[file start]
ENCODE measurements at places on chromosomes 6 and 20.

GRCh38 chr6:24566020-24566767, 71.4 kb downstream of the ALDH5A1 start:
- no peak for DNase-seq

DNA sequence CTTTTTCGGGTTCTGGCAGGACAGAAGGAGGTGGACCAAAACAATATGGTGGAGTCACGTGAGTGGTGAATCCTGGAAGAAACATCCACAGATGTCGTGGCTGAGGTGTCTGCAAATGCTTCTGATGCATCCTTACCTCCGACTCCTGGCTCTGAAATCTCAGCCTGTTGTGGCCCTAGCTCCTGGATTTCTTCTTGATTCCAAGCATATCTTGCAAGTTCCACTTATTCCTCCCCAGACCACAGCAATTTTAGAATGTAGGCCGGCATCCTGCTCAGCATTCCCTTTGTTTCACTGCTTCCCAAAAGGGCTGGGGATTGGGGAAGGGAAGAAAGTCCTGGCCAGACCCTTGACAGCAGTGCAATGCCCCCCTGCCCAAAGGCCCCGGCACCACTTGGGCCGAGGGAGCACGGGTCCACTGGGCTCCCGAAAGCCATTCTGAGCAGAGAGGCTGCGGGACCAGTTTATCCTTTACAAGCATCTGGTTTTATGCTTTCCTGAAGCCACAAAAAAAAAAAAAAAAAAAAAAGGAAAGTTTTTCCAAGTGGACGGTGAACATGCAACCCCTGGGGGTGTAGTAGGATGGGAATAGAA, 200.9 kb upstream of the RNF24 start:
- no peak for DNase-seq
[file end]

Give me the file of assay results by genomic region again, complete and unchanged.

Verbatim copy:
ENCODE measurements at places on chromosomes 6 and 20.

GRCh38 chr6:24566020-24566767, 71.4 kb downstream of the ALDH5A1 start:
- no peak for DNase-seq

DNA sequence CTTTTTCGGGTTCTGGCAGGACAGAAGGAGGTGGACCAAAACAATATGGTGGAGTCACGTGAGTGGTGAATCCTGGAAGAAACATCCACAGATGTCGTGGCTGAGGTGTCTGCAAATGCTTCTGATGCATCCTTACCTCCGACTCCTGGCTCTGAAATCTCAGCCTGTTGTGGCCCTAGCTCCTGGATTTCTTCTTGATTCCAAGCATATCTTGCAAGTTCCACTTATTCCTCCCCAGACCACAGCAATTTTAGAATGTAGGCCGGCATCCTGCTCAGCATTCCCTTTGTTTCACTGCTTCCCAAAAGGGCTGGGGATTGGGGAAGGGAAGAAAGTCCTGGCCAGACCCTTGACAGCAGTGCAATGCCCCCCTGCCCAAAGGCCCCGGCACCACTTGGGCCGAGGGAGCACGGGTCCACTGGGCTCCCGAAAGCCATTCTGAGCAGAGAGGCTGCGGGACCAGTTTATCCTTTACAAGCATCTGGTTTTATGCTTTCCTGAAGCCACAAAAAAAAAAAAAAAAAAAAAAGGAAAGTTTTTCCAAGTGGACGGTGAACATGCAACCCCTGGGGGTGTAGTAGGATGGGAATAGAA, 200.9 kb upstream of the RNF24 start:
- no peak for DNase-seq